Established in Christ

Continue in your faith, established and firm, not moved from the hope held out in the gospel.  Col. 1:23

Spirituality is not something we accumulate.  Nor is it a matter for which any language of acquisition is really appropriate.  It is always a fallacy to think in terms of quantifiable spiritual growth in an economy that is based solely on God’s grace.  Since we do not own or possess whatever spiritual life we have, we should always be wary whenever we find ourselves thinking in terms of loss or gain with regards to our relationship with God.

As humans, we tend to assess all things, including ourselves, in terms of progress—that we are getting better in this area, or regressing in that area of our lives.  Because we are temporal we think sequentially.  But God is beyond space and time, and a different vocabulary is necessary when we speak of maturity in this relationship.  Rather than talk about “spiritual growth” as if we were accumulating a yield, we should perhaps consider the preferred expression that both Peter and Paul use when they describe the mature spiritual life as one that is “established” (or “made stable”) in Christ.

In his letter to the Colossians, for instance, Paul describes those who are mature in their faith as “established and firm” (Col. 1:23).   The Greek word we translate as “established” in this verse is hedraios, which carries the sense of something that is immovable and steadfast.  Far from describing something progressive, the word refers to something sedentary.  It is the image of a person sitting securely in one place—one not easily moved from their hope.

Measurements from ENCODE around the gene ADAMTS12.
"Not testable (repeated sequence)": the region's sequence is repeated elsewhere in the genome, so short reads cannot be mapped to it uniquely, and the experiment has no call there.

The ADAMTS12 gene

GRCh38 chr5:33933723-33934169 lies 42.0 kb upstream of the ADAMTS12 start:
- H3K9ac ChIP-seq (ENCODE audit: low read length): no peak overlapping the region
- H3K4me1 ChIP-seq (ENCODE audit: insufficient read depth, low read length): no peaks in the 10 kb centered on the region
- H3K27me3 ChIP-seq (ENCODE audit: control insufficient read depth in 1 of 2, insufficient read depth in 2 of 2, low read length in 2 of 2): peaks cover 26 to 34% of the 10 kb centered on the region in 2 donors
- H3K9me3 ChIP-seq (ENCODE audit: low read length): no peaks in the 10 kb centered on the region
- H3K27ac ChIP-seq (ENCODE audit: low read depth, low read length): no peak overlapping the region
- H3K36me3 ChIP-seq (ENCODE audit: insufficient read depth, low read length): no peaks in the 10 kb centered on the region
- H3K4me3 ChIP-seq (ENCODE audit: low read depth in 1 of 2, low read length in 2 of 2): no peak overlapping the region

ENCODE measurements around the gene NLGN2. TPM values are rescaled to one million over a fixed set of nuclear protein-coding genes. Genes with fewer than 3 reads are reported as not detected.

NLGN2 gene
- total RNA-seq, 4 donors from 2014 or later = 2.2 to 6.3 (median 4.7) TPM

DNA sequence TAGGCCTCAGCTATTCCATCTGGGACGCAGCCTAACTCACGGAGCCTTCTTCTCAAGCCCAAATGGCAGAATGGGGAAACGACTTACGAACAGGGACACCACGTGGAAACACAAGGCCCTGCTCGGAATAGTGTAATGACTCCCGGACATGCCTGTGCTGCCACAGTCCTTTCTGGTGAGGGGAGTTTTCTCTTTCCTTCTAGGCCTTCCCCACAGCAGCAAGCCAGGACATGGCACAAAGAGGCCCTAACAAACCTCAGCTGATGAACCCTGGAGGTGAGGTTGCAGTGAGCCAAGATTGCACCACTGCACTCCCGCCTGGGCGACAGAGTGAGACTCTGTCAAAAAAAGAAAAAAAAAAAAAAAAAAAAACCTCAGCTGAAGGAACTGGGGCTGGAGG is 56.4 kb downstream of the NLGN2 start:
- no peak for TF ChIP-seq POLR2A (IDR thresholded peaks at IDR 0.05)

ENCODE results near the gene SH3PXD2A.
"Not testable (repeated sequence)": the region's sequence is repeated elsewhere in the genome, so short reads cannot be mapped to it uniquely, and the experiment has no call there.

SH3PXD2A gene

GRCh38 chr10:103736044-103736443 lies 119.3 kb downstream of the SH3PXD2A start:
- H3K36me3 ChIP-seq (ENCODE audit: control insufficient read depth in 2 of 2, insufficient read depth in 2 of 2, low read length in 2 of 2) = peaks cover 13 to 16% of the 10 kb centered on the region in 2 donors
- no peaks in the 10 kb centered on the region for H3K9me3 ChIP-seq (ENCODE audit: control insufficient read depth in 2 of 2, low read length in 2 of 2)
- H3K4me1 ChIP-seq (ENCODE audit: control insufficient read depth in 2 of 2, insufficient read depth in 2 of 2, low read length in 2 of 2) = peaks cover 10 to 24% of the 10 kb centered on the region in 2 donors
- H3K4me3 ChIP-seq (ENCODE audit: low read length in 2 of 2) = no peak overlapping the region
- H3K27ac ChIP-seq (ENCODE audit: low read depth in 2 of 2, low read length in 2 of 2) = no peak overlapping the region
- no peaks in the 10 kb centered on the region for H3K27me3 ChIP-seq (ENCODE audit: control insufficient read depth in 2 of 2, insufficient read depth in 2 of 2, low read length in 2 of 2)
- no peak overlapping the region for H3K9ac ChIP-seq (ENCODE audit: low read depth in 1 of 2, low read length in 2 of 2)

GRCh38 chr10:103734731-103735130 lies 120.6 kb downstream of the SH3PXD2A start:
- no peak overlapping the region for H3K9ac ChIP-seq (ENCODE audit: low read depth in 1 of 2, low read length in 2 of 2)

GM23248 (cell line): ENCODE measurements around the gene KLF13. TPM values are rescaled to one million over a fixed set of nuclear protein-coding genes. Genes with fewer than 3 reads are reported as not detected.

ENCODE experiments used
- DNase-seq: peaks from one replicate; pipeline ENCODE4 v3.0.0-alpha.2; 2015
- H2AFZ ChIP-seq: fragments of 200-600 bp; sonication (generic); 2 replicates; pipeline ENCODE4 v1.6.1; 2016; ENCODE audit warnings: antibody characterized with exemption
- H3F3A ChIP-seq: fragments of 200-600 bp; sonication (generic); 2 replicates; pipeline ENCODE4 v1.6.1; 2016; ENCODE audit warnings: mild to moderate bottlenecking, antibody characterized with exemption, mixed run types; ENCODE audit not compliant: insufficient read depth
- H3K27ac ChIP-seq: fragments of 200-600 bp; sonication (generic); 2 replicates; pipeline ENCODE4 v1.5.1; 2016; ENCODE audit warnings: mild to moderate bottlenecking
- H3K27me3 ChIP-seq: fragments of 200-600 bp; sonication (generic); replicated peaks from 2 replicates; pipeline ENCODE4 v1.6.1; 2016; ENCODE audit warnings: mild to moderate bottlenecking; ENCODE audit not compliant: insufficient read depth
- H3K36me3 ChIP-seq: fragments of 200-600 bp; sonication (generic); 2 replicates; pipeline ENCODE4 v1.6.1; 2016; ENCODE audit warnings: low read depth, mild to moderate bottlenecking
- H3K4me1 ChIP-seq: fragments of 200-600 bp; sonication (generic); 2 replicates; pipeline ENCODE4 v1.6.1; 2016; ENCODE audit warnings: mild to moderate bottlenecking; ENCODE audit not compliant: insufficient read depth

Being established in faith then has less to do with growth than with being settled in relationship to the foundation of our lives.  The word Peter uses to describe those who are “established in the truth” (2Pet. 1:12) is sterizo, which speaks of something that is firmly set in place, like concrete or a rule of law.  As applied to our faith it defines a state of soul that is confirmed and constant in its bearings.

Since the Trinity is an established and ontological fact, there is no question of our gaining any more of this relationship than that which already exists.  The New Testament hope for our lives is that we be more firmly and consistently established upon this truth.  As Col. 4:12 prescribes, faith is a matter of our “standing firm in all the will of God, mature and fully assured.”  The only progression we can then speak of is that of our growing capacity to recognize when we have moved away from this foundation, and knowing how to return without delay.

The spiritual life then is more of a deepening disposition than a quantifiable asset.  It is an attitude of greater freedom in relationship to the movement of God’s will and of giving God increasing access to our lives as a forum for His will.  Even our capacity for prayer should not be thought of in terms of an accumulating skill, but more as an opportunity to grow in familiarity, attentiveness and appreciation of the already-existing foundation of Christ upon which, at every moment, we are invited to firmly establish our faith.

So then, just as you received Christ Jesus as Lord, continue to live in him, rooted and built up in him, strengthened in the faith as you were taught, and overflowing  with thankfulness.

Col. 2:6